New findings from the University of Florida (UF) show the omicron variant’s sweep through Florida will likely peak around mid-January 2022. The findings also showed the newest variant will likely result in fewer deaths due to being the least severe of the COVID variants.
“Preliminary data suggest that omicron infections may be less severe than those caused by delta, particularly among vaccinated people,” the report said. “This means that despite causing more infections, it is possible that substantially fewer deaths will result from the omicron wave. We estimate that omicron will cause 1/3 as many deaths as were caused by delta.”
UF’s researchers also said many infections will likely take place.
“We find that the omicron wave in Florida is likely to cause many more infections than occurred during the delta wave, potentially infecting most of the state’s population in this wave alone,” the researchers said.
The data also indicated that COVID booster shots could add protections for Floridians.
“Preliminary data suggest that boosting may dramatically increase protection against disease caused by omicron infections,” one of the findings said. “We therefore recommend eligible people receive boosters as soon as possible.”
However, new data suggests the vaccines are ineffective against omicron leading some experts to implore the distribution of booster shots.
A study from the European Journal of Epidemiology also recently reported that increased COVID cases are completely unrelated to vaccination status and vaccination levels across 68 countries and 2947 counties in the United States.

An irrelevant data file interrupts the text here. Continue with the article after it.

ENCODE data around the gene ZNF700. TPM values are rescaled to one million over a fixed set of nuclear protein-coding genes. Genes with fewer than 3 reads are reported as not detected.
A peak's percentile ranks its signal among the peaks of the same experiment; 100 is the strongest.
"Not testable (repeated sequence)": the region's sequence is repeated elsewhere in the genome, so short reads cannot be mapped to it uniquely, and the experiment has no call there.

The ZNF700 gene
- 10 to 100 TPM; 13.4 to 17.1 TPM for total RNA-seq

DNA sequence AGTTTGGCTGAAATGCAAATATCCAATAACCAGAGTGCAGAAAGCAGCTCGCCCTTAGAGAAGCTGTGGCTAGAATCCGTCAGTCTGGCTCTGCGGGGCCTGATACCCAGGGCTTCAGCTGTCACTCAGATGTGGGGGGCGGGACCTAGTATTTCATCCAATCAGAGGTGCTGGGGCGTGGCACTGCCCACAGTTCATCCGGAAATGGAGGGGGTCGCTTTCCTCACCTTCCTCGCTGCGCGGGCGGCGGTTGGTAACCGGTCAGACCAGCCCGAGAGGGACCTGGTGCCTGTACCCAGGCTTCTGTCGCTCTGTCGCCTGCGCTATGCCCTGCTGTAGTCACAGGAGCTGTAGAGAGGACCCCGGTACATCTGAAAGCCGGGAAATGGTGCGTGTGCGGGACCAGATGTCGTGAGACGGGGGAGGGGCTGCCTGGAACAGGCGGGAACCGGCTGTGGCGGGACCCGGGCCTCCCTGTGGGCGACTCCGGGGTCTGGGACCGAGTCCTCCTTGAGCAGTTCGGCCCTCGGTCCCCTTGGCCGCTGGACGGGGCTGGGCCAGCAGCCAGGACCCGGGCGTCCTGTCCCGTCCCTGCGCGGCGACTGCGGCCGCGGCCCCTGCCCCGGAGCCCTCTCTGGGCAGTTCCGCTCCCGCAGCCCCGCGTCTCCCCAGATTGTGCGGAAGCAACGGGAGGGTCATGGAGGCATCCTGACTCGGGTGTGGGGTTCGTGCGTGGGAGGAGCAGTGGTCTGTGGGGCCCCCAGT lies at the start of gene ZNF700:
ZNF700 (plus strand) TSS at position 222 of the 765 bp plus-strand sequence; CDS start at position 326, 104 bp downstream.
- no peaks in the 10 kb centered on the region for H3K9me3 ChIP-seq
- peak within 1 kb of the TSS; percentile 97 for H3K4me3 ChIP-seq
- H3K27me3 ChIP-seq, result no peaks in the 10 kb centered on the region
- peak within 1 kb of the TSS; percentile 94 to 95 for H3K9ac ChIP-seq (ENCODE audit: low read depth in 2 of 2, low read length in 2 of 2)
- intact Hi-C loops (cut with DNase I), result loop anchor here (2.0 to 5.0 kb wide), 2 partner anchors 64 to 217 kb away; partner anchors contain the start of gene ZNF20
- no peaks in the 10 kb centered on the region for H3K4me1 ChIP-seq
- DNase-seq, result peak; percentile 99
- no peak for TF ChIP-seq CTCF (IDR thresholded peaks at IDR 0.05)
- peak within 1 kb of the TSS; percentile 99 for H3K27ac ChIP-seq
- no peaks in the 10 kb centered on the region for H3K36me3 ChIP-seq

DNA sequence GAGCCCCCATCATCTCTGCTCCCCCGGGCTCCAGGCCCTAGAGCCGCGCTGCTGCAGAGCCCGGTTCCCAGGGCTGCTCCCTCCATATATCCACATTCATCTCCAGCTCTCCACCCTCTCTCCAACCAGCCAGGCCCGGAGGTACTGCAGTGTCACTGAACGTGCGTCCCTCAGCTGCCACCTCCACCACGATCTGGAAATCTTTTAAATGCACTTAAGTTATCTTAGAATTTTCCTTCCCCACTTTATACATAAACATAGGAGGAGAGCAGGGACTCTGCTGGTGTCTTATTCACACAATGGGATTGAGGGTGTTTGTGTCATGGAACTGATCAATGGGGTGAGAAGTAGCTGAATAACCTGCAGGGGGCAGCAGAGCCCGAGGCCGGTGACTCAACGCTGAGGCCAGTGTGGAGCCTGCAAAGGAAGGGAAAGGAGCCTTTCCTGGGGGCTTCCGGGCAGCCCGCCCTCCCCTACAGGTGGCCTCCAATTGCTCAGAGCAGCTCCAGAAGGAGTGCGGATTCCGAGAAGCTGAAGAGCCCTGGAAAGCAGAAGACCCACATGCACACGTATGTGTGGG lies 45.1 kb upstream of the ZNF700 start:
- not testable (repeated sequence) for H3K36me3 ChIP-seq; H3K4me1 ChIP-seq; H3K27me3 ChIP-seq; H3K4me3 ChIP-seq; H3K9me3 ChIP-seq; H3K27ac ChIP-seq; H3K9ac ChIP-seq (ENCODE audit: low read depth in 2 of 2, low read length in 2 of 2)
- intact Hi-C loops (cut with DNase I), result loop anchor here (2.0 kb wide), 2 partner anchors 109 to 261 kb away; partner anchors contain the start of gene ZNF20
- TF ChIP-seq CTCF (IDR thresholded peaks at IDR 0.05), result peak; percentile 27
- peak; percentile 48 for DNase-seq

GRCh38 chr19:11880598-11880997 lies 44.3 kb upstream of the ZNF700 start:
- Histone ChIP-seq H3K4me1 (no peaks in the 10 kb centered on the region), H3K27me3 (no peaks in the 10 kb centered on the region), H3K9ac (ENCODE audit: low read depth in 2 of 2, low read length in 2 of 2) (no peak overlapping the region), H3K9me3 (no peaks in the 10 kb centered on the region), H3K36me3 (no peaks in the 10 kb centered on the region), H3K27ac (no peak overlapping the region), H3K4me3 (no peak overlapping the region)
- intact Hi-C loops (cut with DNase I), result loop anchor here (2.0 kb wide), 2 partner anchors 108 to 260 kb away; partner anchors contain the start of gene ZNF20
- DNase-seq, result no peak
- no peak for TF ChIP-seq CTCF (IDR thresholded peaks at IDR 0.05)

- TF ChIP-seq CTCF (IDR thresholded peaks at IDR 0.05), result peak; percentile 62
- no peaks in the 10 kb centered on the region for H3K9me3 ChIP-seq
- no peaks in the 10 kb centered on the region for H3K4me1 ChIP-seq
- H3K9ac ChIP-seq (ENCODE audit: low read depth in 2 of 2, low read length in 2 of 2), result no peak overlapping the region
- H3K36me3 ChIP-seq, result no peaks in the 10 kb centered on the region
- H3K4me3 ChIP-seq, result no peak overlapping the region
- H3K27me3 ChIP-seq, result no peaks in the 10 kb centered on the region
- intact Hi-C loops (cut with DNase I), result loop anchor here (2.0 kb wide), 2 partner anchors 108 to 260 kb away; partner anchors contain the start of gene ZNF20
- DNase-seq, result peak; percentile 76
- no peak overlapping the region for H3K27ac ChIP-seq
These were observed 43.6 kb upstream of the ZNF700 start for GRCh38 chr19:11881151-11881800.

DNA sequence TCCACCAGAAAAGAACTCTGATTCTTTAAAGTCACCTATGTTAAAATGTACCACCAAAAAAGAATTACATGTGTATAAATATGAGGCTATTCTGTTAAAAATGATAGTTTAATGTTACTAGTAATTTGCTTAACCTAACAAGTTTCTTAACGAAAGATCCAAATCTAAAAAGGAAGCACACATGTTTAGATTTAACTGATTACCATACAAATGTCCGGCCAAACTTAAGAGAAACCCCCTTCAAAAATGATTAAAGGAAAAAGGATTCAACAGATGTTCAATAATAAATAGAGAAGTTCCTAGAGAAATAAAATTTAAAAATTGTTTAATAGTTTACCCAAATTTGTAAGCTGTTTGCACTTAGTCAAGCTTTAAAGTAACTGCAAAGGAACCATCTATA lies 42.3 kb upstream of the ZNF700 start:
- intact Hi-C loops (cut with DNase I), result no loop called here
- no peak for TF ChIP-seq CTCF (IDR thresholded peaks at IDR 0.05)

“Notably, Israel with over 60% of their population fully vaccinated had the highest COVID-19 cases per 1 million people in the last 7 days. The lack of a meaningful association between percentage population fully vaccinated and new COVID-19 cases is further exemplified, for instance, by comparison of Iceland and Portugal. Both countries have over 75% of their population fully vaccinated and have more COVID-19 cases per 1 million people than countries such as Vietnam and South Africa that have around 10% of their population fully vaccinated.”
The study continued to explain the relationship between vaccination status and increased COVID cases.
“Across the US counties too, the median new COVID-19 cases per 100,000 people in the last 7 days is largely similar across the categories of percent population fully vaccinated (Fig. 2). Notably there is also substantial county variation in new COVID-19 cases within categories of percentage population fully vaccinated. There also appears to be no significant signaling of COVID-19 cases decreasing with higher percentages of population fully vaccinated.”
Dr. Thomas Hladish, one of the researchers who crafted the UF report, said as many as 80 percent of Floridians will get omicron but many won’t get severe sickness.
“This variant really sort of changed things up, in terms of how quickly people become infectious,” Hladish said.
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